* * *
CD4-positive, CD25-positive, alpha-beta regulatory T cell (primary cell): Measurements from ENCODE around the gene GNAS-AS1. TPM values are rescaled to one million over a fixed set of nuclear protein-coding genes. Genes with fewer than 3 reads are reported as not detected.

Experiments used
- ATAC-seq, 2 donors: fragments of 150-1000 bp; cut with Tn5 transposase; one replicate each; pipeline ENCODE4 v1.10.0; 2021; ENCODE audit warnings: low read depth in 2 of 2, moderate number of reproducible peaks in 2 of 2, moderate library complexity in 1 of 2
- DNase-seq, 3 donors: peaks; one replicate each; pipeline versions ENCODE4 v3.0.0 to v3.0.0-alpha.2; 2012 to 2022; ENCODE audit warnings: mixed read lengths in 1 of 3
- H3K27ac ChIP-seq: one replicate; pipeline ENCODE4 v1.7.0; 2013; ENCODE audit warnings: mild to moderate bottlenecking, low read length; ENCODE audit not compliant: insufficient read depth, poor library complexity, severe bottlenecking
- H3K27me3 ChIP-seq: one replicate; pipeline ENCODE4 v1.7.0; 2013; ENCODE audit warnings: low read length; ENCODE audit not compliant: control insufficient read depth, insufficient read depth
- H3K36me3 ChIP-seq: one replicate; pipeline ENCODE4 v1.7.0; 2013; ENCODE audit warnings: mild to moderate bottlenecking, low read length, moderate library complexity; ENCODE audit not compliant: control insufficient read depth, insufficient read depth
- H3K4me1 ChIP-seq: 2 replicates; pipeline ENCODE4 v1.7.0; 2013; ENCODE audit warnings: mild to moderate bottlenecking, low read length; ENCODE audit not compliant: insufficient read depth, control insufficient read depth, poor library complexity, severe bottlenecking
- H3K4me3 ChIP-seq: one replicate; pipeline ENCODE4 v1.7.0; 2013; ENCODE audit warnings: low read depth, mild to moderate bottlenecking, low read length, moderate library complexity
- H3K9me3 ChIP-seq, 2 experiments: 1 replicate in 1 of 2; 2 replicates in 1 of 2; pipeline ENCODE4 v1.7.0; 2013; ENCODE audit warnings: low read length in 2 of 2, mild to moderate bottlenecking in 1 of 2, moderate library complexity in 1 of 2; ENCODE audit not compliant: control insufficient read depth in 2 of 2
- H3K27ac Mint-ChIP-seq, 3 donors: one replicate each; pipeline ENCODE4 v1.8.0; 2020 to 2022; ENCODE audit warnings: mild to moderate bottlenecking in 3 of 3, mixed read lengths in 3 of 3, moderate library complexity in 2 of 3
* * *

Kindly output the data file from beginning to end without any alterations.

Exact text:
CD4-positive, CD25-positive, alpha-beta regulatory T cell (primary cell): Measurements from ENCODE around the gene GNAS-AS1. TPM values are rescaled to one million over a fixed set of nuclear protein-coding genes. Genes with fewer than 3 reads are reported as not detected.

Experiments used
- ATAC-seq, 2 donors: fragments of 150-1000 bp; cut with Tn5 transposase; one replicate each; pipeline ENCODE4 v1.10.0; 2021; ENCODE audit warnings: low read depth in 2 of 2, moderate number of reproducible peaks in 2 of 2, moderate library complexity in 1 of 2
- DNase-seq, 3 donors: peaks; one replicate each; pipeline versions ENCODE4 v3.0.0 to v3.0.0-alpha.2; 2012 to 2022; ENCODE audit warnings: mixed read lengths in 1 of 3
- H3K27ac ChIP-seq: one replicate; pipeline ENCODE4 v1.7.0; 2013; ENCODE audit warnings: mild to moderate bottlenecking, low read length; ENCODE audit not compliant: insufficient read depth, poor library complexity, severe bottlenecking
- H3K27me3 ChIP-seq: one replicate; pipeline ENCODE4 v1.7.0; 2013; ENCODE audit warnings: low read length; ENCODE audit not compliant: control insufficient read depth, insufficient read depth
- H3K36me3 ChIP-seq: one replicate; pipeline ENCODE4 v1.7.0; 2013; ENCODE audit warnings: mild to moderate bottlenecking, low read length, moderate library complexity; ENCODE audit not compliant: control insufficient read depth, insufficient read depth
- H3K4me1 ChIP-seq: 2 replicates; pipeline ENCODE4 v1.7.0; 2013; ENCODE audit warnings: mild to moderate bottlenecking, low read length; ENCODE audit not compliant: insufficient read depth, control insufficient read depth, poor library complexity, severe bottlenecking
- H3K4me3 ChIP-seq: one replicate; pipeline ENCODE4 v1.7.0; 2013; ENCODE audit warnings: low read depth, mild to moderate bottlenecking, low read length, moderate library complexity
- H3K9me3 ChIP-seq, 2 experiments: 1 replicate in 1 of 2; 2 replicates in 1 of 2; pipeline ENCODE4 v1.7.0; 2013; ENCODE audit warnings: low read length in 2 of 2, mild to moderate bottlenecking in 1 of 2, moderate library complexity in 1 of 2; ENCODE audit not compliant: control insufficient read depth in 2 of 2
- H3K27ac Mint-ChIP-seq, 3 donors: one replicate each; pipeline ENCODE4 v1.8.0; 2020 to 2022; ENCODE audit warnings: mild to moderate bottlenecking in 3 of 3, mixed read lengths in 3 of 3, moderate library complexity in 2 of 3